Argonne employs atomic and molecular cooling and trapping techniques to precisely control the external and internal degree of freedom of multiple species. These techniques are ideal for performing precision measurements and sensitive detection of rare isotopes. Specific examples of basic and applied research that leverage cold atoms and molecules include:
Atom Trap Trace Analysis
We have advanced the science of krypton dating to a practical level for young (~10-50 years) and ancient (30-2000 kyrs) groundwater and glacial ice with Atom Trap Trace Analysis (ATTA).
Electric Dipole Moment of Radium-225
We are engaged in a search for the electric dipole moment of Radium-225, a short-lived isotope of the element radium. According to the Standard Model, this property is expected to be unmeasurably small. However, Beyond Standard Model theories predict this property to be much larger. Our search is based on laser manipulation of neutral Ra-225 atoms to cool them to near absolute zero and trap them in a laser beam for a sensitive measurement of their electric dipole moment.
The Cold molecule Nuclear Time-Reversal EXperiment (CeNTREX) aims to significantly improve the best present upper bounds on the strength of hadronic time reversal (T) violating fundamental interactions. The experimental signature will be shifts in nuclear magnetic resonance frequencies of Tl-205 in electrically-polarized thallium fluoride (TlF) molecules. The first generation of CeNTREX, now under construction, will use a cryogenic molecular beam of TlF and will perform state preparation and detection using optical cycling. Later generations of CeNTREX aim to laser cool and trap the TlF molecules for increased sensitivity.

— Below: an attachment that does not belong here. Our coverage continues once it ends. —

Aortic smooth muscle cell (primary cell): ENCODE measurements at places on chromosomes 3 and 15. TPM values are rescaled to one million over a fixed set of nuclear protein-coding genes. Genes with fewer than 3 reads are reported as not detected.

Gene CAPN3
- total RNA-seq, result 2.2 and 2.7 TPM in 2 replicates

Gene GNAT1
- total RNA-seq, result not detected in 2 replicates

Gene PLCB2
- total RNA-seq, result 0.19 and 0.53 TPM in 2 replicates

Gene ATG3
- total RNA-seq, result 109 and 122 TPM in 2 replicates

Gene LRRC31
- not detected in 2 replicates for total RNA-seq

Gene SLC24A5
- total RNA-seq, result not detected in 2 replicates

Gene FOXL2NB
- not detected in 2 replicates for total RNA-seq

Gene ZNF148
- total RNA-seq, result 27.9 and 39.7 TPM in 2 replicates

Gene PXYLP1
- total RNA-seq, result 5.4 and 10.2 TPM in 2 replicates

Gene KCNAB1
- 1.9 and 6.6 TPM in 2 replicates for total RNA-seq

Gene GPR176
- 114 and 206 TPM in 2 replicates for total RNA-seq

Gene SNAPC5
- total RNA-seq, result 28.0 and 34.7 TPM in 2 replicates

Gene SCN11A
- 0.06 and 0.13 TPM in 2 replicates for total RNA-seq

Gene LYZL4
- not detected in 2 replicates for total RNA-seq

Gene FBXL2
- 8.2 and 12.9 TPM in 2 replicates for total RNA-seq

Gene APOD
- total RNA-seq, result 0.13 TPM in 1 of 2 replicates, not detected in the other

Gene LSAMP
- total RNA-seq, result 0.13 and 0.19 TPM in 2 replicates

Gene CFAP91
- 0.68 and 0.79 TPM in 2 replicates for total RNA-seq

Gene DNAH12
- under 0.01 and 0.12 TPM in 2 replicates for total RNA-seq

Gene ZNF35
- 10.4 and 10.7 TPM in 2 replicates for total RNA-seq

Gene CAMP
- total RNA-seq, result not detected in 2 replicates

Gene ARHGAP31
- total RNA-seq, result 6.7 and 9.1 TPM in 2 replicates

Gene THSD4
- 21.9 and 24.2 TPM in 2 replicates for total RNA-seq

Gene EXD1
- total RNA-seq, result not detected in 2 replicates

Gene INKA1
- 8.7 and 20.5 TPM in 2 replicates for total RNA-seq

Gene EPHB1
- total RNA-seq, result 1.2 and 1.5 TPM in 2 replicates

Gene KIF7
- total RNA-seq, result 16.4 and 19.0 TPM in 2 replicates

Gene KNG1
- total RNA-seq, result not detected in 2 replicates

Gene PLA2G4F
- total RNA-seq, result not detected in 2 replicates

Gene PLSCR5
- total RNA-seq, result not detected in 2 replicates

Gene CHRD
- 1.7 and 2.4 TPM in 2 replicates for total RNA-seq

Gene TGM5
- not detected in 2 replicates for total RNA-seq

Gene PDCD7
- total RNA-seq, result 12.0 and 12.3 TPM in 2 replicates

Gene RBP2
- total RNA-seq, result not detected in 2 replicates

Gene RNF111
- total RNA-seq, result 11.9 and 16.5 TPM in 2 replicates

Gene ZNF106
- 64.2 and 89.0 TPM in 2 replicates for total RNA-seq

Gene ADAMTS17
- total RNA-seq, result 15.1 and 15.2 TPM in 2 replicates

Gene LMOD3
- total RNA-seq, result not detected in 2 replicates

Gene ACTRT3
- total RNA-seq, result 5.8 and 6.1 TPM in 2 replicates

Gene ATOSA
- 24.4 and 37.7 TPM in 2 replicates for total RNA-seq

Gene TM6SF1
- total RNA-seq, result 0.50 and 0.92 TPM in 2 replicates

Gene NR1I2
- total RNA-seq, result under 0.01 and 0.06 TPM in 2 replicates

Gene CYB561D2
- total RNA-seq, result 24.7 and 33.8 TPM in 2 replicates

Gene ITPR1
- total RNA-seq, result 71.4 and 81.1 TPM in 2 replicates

Beta-neutrino Angular Correlation
We search for signatures of physics beyond the Standard Model by measuring the relative angle between the electron and the neutrino that result from the beta decay of unstable nuclei. These experiments require precision control of the initial state and sensitive detection of all outgoing particles, since the direction of the unobserved neutrino can only be deduced from the direction and energy of all other particles. Laser traps provide an ideal environment in this respect. The isotope of interest is Helium-6, with a lifetime of less than one second. These nuclei need to be produced at an accelerator facility, captured, and detected within a fraction of a second.
Ytterbium Optical Tweezer Arrays
We cool and trap single ytterbium atoms into re-configurable optical tweezer arrays. Our goal is to use this platform to perform quantum simulations of strongly interacting systems that provide insight into poorly understood phenomena in nuclear physics. Additionally, we aim to leverage electronic transitions in the ytterbium atom at telecom-compatible wavelengths to demonstrate the utility of this platform to quantum communications.